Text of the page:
Judge Crnkovich began her explanation of the new law with an description of what Juvenile Court is. There are three types of issues dealt with:

1. Breaking the law; these are the "juvenile delinquents."
2. Child abuse and neglect; this function is in place to protect children.
3. Status offenders; these are behaviors which are only offenses because of the age of the offender, such as staying out all night, running away from home, or truancy. She then equated "truancy" with "not attending school", a vast departure from the traditional definition of truancy, which is "absent without excuse." She said, "Truancy is a legal term meaning a status offence for not attending school." In other words, due the redefinition of truancy that took place with LB 800, if your child misses 20 or more days of school, you are a criminal.

"It is an act of parental neglect if a child is not being educated," she told this room full of parents whose children have missed many days of school. In fact, she said, "Education is so important that a court could" do a number of things, including "terminate parental rights...Children could be removed from the home if the absences are not addressed." With the record of HHS in this state, this seemed a veiled threat that if you've seen the truancy diversion team, and then you pull your kids from school for a few days to attend a family wedding, you're in danger of having her forcibly removed from your home.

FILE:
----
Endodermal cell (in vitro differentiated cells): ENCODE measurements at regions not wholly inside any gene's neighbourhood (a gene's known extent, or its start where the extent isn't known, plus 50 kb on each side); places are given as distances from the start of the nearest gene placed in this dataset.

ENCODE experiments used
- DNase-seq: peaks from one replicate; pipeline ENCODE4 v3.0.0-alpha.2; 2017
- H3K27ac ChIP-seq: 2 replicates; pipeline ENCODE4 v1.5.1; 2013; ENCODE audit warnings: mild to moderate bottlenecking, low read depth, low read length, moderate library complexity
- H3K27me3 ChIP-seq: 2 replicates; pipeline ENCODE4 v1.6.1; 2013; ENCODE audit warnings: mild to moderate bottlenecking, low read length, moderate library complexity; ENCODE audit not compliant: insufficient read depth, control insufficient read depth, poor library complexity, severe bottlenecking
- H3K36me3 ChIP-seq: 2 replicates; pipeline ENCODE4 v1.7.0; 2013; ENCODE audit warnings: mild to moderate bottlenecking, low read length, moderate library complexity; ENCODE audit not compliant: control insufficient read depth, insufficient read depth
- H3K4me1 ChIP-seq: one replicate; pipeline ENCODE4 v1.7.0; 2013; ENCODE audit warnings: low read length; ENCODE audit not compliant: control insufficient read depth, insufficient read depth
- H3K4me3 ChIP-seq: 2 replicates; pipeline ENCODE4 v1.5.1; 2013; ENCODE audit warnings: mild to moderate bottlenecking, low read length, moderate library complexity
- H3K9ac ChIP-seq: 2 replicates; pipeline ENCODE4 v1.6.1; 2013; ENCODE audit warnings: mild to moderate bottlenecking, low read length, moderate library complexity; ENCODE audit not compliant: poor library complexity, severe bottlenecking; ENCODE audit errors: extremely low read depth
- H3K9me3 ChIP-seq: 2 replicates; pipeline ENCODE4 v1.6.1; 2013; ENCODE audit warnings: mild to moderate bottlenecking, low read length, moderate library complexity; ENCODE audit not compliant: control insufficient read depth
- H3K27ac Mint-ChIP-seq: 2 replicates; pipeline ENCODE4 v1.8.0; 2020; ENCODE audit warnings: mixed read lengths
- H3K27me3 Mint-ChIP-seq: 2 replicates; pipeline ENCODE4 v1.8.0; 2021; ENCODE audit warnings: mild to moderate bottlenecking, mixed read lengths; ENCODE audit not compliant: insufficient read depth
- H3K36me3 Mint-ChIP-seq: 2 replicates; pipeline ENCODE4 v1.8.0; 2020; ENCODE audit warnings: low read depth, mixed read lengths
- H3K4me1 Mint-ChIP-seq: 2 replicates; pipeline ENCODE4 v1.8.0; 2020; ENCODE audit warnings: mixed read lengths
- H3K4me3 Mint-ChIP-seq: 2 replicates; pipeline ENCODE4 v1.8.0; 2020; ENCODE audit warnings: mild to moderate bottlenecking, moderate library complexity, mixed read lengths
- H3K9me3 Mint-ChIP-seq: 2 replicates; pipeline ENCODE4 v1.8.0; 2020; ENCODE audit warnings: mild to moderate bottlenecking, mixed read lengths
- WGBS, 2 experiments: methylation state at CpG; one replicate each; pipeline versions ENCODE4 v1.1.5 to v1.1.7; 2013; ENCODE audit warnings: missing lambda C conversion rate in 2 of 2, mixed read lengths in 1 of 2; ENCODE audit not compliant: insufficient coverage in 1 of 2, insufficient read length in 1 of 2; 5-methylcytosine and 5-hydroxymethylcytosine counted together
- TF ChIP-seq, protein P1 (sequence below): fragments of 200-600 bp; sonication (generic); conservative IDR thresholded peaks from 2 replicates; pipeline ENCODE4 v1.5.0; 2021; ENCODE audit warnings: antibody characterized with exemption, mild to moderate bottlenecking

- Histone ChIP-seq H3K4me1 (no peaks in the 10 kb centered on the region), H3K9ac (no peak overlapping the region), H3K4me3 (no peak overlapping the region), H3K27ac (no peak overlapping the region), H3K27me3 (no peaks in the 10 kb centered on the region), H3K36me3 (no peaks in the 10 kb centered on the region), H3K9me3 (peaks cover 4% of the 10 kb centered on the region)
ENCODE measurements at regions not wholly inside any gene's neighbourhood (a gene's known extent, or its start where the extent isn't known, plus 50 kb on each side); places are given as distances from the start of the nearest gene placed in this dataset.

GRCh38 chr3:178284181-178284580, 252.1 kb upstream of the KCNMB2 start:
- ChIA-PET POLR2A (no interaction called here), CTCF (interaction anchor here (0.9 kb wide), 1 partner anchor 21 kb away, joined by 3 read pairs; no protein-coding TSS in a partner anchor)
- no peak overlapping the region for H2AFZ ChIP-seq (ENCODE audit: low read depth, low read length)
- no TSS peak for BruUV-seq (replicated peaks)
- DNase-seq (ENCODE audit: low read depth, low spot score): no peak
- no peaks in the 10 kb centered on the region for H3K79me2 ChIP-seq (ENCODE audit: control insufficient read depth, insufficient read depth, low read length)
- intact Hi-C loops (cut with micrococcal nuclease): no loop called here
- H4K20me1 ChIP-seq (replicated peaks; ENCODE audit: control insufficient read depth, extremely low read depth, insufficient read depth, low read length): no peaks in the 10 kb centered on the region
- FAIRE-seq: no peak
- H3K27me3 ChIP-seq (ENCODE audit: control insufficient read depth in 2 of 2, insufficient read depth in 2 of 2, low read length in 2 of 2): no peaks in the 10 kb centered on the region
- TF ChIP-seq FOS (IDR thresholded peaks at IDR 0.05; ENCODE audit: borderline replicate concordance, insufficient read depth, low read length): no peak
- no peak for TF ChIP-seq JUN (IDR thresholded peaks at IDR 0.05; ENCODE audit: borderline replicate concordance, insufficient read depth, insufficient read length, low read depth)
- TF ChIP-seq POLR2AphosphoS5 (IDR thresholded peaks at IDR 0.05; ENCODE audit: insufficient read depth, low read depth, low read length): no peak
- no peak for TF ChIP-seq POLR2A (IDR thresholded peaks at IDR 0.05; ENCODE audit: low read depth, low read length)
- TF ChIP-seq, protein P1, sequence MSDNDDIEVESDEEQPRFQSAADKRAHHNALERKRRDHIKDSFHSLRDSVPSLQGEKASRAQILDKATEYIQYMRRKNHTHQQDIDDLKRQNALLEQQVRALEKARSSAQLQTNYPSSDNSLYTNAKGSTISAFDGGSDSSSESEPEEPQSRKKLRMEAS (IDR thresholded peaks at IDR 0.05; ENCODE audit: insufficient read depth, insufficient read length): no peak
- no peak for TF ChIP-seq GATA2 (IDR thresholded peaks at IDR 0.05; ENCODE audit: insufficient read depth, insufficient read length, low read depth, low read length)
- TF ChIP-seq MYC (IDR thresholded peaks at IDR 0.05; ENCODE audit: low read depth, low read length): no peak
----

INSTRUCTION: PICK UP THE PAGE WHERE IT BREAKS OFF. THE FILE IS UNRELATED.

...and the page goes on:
"Abuse and neglect can be willful behavior; but it can also be, you know, in the back of your mind you think you're doing the best thing for them, but you're not." This statement embodied her general attitude, repeated throughout the meeting, that parents don't always know what's best for their own children, and they need judges such as herself to discern what's right and "get them services" to help them comply.